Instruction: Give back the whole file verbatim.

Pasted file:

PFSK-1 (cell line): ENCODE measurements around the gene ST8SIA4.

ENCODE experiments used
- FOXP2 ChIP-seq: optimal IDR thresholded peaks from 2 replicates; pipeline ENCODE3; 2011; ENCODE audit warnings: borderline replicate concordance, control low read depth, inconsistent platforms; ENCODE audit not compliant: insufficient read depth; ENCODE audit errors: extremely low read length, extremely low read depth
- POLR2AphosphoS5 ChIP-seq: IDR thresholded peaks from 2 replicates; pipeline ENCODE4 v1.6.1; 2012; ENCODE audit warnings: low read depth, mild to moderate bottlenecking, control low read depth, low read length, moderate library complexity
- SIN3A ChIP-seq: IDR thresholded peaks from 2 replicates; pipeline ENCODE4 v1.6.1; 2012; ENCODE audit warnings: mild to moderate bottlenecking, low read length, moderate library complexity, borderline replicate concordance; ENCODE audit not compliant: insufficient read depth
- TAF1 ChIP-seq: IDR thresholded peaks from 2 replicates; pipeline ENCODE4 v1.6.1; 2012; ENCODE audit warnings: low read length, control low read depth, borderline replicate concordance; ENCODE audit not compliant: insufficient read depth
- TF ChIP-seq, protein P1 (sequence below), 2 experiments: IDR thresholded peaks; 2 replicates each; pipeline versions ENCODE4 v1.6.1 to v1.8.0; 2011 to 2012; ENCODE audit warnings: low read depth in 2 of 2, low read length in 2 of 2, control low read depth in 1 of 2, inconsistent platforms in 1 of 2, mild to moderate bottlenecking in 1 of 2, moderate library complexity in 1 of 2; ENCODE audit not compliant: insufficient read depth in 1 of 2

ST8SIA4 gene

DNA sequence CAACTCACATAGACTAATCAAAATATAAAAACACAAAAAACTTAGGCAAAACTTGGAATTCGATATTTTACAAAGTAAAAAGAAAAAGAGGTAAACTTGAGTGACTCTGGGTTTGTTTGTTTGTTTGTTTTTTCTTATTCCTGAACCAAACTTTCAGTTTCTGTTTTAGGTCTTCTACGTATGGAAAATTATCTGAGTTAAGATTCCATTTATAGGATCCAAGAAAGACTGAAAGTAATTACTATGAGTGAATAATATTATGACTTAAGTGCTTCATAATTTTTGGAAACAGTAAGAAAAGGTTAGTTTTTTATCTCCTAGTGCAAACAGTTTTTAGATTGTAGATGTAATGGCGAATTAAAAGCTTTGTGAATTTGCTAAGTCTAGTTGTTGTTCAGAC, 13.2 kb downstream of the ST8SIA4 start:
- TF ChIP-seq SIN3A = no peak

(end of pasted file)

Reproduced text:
PFSK-1 (cell line): ENCODE measurements around the gene ST8SIA4.

ENCODE experiments used
- FOXP2 ChIP-seq: optimal IDR thresholded peaks from 2 replicates; pipeline ENCODE3; 2011; ENCODE audit warnings: borderline replicate concordance, control low read depth, inconsistent platforms; ENCODE audit not compliant: insufficient read depth; ENCODE audit errors: extremely low read length, extremely low read depth
- POLR2AphosphoS5 ChIP-seq: IDR thresholded peaks from 2 replicates; pipeline ENCODE4 v1.6.1; 2012; ENCODE audit warnings: low read depth, mild to moderate bottlenecking, control low read depth, low read length, moderate library complexity
- SIN3A ChIP-seq: IDR thresholded peaks from 2 replicates; pipeline ENCODE4 v1.6.1; 2012; ENCODE audit warnings: mild to moderate bottlenecking, low read length, moderate library complexity, borderline replicate concordance; ENCODE audit not compliant: insufficient read depth
- TAF1 ChIP-seq: IDR thresholded peaks from 2 replicates; pipeline ENCODE4 v1.6.1; 2012; ENCODE audit warnings: low read length, control low read depth, borderline replicate concordance; ENCODE audit not compliant: insufficient read depth
- TF ChIP-seq, protein P1 (sequence below), 2 experiments: IDR thresholded peaks; 2 replicates each; pipeline versions ENCODE4 v1.6.1 to v1.8.0; 2011 to 2012; ENCODE audit warnings: low read depth in 2 of 2, low read length in 2 of 2, control low read depth in 1 of 2, inconsistent platforms in 1 of 2, mild to moderate bottlenecking in 1 of 2, moderate library complexity in 1 of 2; ENCODE audit not compliant: insufficient read depth in 1 of 2

ST8SIA4 gene

DNA sequence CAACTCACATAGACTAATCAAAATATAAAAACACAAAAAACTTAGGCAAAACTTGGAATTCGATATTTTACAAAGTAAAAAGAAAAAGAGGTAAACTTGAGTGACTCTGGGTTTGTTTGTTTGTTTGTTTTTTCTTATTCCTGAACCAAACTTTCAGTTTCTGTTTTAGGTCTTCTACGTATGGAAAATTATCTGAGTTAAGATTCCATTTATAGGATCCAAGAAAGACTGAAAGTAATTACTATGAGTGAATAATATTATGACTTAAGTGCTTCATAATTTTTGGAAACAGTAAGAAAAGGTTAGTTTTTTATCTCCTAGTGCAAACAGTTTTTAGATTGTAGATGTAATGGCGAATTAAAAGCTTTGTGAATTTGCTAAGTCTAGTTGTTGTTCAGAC, 13.2 kb downstream of the ST8SIA4 start:
- TF ChIP-seq SIN3A = no peak